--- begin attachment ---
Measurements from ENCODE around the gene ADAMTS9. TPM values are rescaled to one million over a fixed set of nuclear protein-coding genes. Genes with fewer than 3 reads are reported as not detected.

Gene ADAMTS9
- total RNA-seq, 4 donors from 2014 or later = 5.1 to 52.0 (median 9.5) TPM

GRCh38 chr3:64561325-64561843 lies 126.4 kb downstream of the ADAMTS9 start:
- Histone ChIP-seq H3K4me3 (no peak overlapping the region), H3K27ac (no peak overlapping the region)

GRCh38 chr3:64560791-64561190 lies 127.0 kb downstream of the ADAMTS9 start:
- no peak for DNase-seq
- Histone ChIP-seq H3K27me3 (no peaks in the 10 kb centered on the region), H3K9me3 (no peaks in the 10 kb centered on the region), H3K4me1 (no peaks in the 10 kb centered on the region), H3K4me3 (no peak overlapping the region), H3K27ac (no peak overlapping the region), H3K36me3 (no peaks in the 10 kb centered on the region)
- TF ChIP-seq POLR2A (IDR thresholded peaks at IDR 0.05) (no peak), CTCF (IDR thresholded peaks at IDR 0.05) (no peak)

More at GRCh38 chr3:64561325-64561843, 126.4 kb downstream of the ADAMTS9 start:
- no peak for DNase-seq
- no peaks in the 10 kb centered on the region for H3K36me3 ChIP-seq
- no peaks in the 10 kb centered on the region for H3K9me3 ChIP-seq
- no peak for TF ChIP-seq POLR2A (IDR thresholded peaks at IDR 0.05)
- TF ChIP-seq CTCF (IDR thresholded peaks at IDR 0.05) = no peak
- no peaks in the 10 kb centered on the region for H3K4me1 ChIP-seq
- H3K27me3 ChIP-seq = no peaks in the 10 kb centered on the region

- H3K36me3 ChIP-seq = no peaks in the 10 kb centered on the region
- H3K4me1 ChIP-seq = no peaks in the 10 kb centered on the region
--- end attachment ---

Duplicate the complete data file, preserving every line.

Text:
Measurements from ENCODE around the gene ADAMTS9. TPM values are rescaled to one million over a fixed set of nuclear protein-coding genes. Genes with fewer than 3 reads are reported as not detected.

Gene ADAMTS9
- total RNA-seq, 4 donors from 2014 or later = 5.1 to 52.0 (median 9.5) TPM

GRCh38 chr3:64561325-64561843 lies 126.4 kb downstream of the ADAMTS9 start:
- Histone ChIP-seq H3K4me3 (no peak overlapping the region), H3K27ac (no peak overlapping the region)

GRCh38 chr3:64560791-64561190 lies 127.0 kb downstream of the ADAMTS9 start:
- no peak for DNase-seq
- Histone ChIP-seq H3K27me3 (no peaks in the 10 kb centered on the region), H3K9me3 (no peaks in the 10 kb centered on the region), H3K4me1 (no peaks in the 10 kb centered on the region), H3K4me3 (no peak overlapping the region), H3K27ac (no peak overlapping the region), H3K36me3 (no peaks in the 10 kb centered on the region)
- TF ChIP-seq POLR2A (IDR thresholded peaks at IDR 0.05) (no peak), CTCF (IDR thresholded peaks at IDR 0.05) (no peak)

More at GRCh38 chr3:64561325-64561843, 126.4 kb downstream of the ADAMTS9 start:
- no peak for DNase-seq
- no peaks in the 10 kb centered on the region for H3K36me3 ChIP-seq
- no peaks in the 10 kb centered on the region for H3K9me3 ChIP-seq
- no peak for TF ChIP-seq POLR2A (IDR thresholded peaks at IDR 0.05)
- TF ChIP-seq CTCF (IDR thresholded peaks at IDR 0.05) = no peak
- no peaks in the 10 kb centered on the region for H3K4me1 ChIP-seq
- H3K27me3 ChIP-seq = no peaks in the 10 kb centered on the region

- H3K36me3 ChIP-seq = no peaks in the 10 kb centered on the region
- H3K4me1 ChIP-seq = no peaks in the 10 kb centered on the region